The strength of Earth's greenhouse effect depends on the fact that the temperature decreases with height in the troposphere, so that emission from water vapor and clouds in the colder upper troposphere is less than that from the surface. A stronger lapse rate (the rate of decrease of temperature with altitude) gives rise to a stronger greenhouse effect and a warmer surface, all else being equal. If the lapse rate changes systematically with the surface temperature, then a potentially strong lapse rate feedback may exist.
Radiative processes, large-scale dynamical processes, and convection determine the lapse rate. Radiative processes generally cool the atmosphere and heat the surface, and convection and large-scale motions in the atmosphere generally move heat upward. In the tropics the lapse rate generally follows the moist adiabatic lapse rate, the rate at which saturated air parcels cool with altitude as they are raised adiabatically. The moist adiabatic lapse rate decreases with increasing surface temperature, so by itself lapse rate feedback is expected to be negative in the tropics (Hansen et al., 1984; Wetherald and Manabe, 1986).
If the assumption of fixed relative humidity is a good approximation, then the water vapor feedback is partially cancelled by the lapse rate feedback (Cess, 1975). If the lapse rate is reduced, then the air at altitude is warmer. The warmer air contains more water vapor. The decreased greenhouse effect caused by a weaker lapse rate is offset by the increased greenhouse effect from larger amounts of water vapor at higher altitudes.
Patterns of vertical temperature structure change are one of the few parameters widely used to detect and attribute climate change to particular forcings, or to natural variability (e.g., Tett et al., 2002). (Surface temperature changes are the other main detection parameter.) If climate models correctly simulate climate feedback mechanisms, they should correctly reproduce the change in vertical temperature structure associated with different climate forcings. Thus, changes in lapse rate are indicators both of the strength of lapse rate feedback and of the response to climate forcings.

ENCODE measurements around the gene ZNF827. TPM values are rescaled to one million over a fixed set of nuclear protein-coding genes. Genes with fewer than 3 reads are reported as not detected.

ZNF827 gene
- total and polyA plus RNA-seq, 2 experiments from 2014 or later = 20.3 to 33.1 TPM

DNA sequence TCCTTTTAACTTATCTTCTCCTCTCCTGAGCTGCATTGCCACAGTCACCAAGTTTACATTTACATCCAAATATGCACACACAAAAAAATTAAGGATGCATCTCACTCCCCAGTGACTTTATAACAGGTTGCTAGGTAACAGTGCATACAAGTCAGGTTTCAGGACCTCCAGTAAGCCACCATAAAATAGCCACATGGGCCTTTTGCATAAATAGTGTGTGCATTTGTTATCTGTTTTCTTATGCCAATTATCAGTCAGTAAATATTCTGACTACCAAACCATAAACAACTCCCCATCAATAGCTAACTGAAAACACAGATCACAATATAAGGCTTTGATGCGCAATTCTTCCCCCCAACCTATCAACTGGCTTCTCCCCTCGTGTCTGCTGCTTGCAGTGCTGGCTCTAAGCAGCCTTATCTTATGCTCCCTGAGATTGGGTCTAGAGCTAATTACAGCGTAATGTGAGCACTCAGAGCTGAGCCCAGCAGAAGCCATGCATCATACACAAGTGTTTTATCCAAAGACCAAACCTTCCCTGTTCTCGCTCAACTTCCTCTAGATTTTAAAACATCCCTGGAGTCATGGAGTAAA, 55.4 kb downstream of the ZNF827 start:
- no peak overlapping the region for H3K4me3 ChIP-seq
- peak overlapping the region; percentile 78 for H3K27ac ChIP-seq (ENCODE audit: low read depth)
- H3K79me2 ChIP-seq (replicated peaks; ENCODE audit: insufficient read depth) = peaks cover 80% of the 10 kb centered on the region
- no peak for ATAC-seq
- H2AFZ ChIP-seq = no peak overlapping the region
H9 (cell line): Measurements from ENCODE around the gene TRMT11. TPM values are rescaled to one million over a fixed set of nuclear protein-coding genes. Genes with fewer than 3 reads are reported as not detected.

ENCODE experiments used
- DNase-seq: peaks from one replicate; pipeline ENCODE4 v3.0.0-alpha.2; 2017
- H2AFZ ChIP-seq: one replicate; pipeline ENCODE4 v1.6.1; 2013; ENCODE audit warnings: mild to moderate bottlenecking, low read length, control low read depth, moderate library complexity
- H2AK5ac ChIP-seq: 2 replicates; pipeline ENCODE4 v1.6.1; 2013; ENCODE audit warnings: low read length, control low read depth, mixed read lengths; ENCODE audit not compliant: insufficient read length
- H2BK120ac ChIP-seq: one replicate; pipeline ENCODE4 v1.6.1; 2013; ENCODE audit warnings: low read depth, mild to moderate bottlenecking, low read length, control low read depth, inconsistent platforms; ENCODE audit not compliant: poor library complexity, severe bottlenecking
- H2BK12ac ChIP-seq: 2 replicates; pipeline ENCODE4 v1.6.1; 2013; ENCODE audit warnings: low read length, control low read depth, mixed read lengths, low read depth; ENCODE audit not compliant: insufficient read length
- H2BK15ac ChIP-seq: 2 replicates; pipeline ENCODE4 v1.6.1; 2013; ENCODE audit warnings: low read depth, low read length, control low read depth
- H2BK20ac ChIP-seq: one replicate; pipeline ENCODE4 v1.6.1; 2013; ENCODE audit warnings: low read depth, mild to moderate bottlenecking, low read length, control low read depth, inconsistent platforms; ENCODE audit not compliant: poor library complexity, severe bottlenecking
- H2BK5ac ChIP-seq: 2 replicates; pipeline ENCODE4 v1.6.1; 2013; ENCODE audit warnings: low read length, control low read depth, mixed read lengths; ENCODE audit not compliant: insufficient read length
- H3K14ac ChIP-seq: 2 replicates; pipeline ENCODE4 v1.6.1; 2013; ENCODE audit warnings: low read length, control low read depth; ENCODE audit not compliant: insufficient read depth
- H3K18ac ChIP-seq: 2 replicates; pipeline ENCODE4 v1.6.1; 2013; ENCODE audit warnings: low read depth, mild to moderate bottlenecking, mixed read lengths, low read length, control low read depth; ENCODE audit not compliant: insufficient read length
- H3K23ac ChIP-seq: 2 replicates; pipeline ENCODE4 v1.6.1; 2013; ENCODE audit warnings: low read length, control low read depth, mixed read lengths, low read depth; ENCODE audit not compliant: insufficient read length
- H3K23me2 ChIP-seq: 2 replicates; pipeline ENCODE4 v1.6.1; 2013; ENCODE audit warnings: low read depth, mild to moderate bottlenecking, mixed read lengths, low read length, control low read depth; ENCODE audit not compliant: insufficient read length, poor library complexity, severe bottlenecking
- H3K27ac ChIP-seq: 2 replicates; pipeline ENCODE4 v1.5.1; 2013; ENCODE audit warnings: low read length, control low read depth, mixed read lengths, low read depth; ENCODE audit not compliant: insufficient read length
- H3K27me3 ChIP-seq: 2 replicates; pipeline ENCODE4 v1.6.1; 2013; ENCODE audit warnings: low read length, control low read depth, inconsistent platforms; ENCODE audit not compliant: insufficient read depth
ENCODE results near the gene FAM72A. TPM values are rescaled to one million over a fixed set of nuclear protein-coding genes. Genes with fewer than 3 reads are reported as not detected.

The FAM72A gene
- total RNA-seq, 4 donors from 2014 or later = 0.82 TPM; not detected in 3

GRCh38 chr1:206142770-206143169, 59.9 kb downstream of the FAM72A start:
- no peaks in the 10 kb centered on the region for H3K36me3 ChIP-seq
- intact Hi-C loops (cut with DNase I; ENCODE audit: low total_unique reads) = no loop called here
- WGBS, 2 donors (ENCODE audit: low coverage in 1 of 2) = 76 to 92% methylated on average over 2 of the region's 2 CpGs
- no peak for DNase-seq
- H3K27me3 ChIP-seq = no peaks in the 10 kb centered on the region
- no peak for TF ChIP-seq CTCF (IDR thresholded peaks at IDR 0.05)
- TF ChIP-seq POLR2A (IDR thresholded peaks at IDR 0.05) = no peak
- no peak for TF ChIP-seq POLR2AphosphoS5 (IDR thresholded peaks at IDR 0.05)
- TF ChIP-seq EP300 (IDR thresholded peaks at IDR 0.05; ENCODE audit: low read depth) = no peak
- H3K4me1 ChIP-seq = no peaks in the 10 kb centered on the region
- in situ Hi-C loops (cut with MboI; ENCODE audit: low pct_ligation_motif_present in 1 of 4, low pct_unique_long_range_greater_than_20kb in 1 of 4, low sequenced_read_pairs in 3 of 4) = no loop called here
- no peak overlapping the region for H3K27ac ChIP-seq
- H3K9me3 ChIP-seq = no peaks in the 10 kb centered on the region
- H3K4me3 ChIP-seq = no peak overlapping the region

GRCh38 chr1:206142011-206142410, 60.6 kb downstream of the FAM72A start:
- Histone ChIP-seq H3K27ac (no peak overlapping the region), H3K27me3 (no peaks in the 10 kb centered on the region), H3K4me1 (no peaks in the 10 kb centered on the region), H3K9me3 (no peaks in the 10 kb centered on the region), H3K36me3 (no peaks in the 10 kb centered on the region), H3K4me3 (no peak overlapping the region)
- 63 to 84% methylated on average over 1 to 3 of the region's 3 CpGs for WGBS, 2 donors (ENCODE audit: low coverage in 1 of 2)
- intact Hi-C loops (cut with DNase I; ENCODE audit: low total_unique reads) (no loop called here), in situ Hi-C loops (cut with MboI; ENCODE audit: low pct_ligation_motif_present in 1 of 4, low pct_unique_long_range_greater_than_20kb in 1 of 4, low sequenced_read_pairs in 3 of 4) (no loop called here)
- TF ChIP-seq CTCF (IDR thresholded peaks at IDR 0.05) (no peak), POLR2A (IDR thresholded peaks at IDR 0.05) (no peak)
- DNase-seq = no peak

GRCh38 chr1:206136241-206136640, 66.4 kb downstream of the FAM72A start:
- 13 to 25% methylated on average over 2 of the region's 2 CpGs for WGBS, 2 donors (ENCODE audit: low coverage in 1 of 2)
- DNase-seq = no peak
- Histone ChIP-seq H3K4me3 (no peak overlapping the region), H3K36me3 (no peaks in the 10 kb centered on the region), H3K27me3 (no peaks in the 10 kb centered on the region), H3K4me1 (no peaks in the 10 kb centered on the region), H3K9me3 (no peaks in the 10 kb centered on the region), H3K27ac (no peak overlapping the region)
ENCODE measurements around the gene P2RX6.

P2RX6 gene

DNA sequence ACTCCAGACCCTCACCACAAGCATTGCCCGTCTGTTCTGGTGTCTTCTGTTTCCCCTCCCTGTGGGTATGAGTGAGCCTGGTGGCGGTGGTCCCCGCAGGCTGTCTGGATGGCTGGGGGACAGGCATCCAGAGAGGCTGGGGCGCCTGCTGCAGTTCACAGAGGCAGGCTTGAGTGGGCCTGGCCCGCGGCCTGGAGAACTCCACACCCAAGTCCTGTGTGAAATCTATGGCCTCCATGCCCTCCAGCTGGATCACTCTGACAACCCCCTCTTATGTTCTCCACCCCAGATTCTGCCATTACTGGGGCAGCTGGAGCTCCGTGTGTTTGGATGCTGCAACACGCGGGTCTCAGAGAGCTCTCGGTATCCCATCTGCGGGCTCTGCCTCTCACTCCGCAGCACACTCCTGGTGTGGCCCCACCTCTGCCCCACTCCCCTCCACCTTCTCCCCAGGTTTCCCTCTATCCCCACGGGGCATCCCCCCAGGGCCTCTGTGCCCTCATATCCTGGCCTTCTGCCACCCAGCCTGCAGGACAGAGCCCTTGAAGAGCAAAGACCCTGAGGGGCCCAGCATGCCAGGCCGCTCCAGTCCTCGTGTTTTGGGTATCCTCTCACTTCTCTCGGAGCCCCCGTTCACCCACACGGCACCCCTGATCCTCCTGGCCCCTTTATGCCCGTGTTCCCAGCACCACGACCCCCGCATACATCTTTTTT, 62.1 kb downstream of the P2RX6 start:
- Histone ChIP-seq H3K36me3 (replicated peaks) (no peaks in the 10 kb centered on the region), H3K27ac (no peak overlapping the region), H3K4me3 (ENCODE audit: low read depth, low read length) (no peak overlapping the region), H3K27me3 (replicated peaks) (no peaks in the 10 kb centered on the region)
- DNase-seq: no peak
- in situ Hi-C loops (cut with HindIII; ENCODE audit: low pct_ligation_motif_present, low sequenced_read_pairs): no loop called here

Climate models generally reproduce the observed lapse rate in the tropics and elsewhere through the incorporation of large-scale dynamics and parameterized convection and radiation. Some observations suggest relationships between surface temperature trends and temperature trends in the free troposphere that seem inconsistent with the behavior of current climate models (NRC, 2000a; Santer et al., 2000). It is still unclear whether these apparent inconsistencies are the result of a measurement problem or a failure of our understanding of the climate system.
Unfortunately, current upper-air temperature observations are not well suited to determining lapse rate changes. The vertical resolution of satellite observations is too coarse for accurate lapse rate computations, although newer instruments (e.g., the Advanced Microwave Sounding Unit) provide better vertical resolution than older ones (e.g., the Microwave Sounding Unit). Both satellite and radiosonde observations are hampered by time-varying biases, which are very difficult to remove (NRC, 2000a). Lapse rate trends are particularly sensitive to attempts to remove these biases (Lanzante et al., in press). Similarly, trends in measures of atmospheric instability and convection that are related to lapse rate (e.g., Convective Available Potential Energy and Convective Inhibition) are affected by radiosonde data inhomogeneities (Gettelman et al., in press). Thus, to improve our ability to diagnose lapse rate feedback and to detect changes in the vertical temperature structure of the atmosphere, improved long-term upper-air temperature soundings are required. The observations must be of sufficient precision to measure decadal trends in temperature (and water vapor) distributions and sufficient spatial resolution to test mechanisms by which those distributions are maintained. More information concerning upper-air temperature monitoring requirements can be found in NRC (2000c).
Using the improved observations that are recommended here, correlation statistics of temperature, water vapor, and clouds on various time and space scales should be employed to rigorously diagnose the ability of models to simulate the feedbacks that underpin interannual variability of the lapse rate and water vapor distributions. Extending the work of, for example, Ross et al. (2002), Sun and Held (1996), and Sun and Oort (1995), these analyses should be focused not only on improving understanding of the feedback processes and their representation in models but also on deriving new, parsimonious model representations of these processes. Several existing national and international programs (e.g., ARM and GEWEX) could be very helpful in facilitating this work.
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